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Education Lab Blog

Education Lab is a project to spark meaningful conversations about education solutions in the Pacific Northwest.

November 26, 2014 at 5:00 AM

Skin in the Game, 5: Teacher meetings aren’t only for the kids

I don’t know what I expected — an inquisition about my parenting style? The discovery that my 5-year-old was a secret sociopath? A misfit genius? Whatever I imagined this bogeyman to be, my first parent-teacher conference was nothing close.

Instead, we adults sat on tiny-person chairs around a miniature table, looking over evidence of my son’s 12-week evolution. I saw his handwriting on the first day of kindergarten, and how it had changed three months later. (Still no “finger-spaces” between his words.) I saw what he could sight-read in September, how he’d tripled that by November, and where on the reading-assessment levels he now rates. (Pretty well, though he still stumbles when trying to read the word “read.”)

Kelly Shea / The Seattle Times

Kelly Shea / The Seattle Times

I pictured this veteran teacher, sitting all day in those itty-bitty chairs, doing the same show-and-tell exercise for two dozen other families, and realized how much an elementary educator’s job involves teaching parents the processes of public school.

It’s visible, the mark this bureaucracy leaves on a 5 year old. On the first day of class, all the kids looked vaguely perplexed at having to sit in fixed seats or at assigned spots on the carpet. That’s gone. You can see it in their faces. They’ve toughened a bit, figured out that they’re being funneled into a much bigger system, and that it has rules.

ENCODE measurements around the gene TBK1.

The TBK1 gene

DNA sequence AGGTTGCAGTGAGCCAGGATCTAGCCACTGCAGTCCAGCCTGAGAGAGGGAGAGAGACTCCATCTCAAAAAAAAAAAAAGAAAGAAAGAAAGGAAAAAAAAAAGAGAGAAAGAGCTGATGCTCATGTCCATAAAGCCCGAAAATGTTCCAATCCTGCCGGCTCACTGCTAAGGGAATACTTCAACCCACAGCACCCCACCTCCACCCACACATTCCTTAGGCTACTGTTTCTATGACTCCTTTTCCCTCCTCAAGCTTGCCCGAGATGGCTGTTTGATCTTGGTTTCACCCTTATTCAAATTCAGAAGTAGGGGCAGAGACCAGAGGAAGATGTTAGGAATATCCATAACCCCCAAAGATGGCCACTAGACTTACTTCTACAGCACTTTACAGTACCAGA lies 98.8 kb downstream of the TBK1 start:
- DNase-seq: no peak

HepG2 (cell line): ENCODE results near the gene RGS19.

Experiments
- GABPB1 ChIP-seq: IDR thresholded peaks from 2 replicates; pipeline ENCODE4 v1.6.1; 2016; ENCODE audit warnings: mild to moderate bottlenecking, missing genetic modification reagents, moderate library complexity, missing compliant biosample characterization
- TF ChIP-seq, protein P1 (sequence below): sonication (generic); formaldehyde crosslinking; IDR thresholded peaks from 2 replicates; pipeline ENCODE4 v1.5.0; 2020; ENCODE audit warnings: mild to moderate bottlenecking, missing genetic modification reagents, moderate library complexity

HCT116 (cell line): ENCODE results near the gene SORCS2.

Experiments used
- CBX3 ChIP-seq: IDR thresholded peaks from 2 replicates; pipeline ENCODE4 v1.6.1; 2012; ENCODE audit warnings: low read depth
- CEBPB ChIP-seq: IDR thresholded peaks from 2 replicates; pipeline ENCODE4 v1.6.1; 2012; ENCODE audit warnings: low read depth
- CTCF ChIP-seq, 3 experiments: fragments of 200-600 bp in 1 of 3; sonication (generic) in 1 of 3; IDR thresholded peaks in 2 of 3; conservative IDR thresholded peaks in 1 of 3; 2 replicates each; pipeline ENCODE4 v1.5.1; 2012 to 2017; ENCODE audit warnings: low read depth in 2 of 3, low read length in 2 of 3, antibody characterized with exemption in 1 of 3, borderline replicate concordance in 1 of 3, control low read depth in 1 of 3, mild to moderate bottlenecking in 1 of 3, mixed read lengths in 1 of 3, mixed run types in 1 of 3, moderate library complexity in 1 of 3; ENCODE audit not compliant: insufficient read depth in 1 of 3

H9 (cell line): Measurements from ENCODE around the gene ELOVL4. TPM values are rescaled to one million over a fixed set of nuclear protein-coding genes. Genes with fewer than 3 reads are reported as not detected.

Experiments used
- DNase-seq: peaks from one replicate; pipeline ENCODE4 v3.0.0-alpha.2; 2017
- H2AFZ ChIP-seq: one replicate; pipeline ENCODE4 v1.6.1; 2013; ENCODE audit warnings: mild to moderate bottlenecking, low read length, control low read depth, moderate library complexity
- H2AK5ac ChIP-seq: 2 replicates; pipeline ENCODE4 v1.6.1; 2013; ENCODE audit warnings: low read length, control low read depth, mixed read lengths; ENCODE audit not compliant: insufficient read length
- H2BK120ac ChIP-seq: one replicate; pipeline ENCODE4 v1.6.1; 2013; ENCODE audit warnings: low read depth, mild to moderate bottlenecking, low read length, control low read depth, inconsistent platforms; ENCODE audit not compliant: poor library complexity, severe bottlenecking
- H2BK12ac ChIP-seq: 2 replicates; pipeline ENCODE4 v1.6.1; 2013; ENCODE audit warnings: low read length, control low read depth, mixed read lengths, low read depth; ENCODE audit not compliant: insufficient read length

I’d received a blank copy of our son’s first report card from his teacher several weeks ago, a savvy move to prepare newbie moms for a three-page chart that parses their child’s every impulse into a numeric rating, yet remains somehow less-than-illuminating.

The metrics attempt to quantify the mystery of learning and break it into a chart. Yet during the past year of Education Lab reporting, what’s become clear again and again is that every time there’s real improvement — in instruction or learning or school climate — it’s not a program-for-sale that does the trick. Nor a test or graph.

Every time, it’s the simple, human interaction between a teacher and her student. Or between a teacher and that student’s parent.

“He’s a writer first,” said my son’s teacher, proudly showing the reporter-mom her child’s response to a picture-book drawing. Most kids had sketched their own versions, she said. My son wrote his very first essay.

Related: Previous “Skin in the Game” posts from Claudia Rowe

Comments | More in News | Topics: parenting, Skin in the game

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